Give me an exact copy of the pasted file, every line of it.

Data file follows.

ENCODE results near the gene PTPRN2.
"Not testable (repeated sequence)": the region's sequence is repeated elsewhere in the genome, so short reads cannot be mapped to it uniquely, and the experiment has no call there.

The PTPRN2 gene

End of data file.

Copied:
ENCODE results near the gene PTPRN2.
"Not testable (repeated sequence)": the region's sequence is repeated elsewhere in the genome, so short reads cannot be mapped to it uniquely, and the experiment has no call there.

The PTPRN2 gene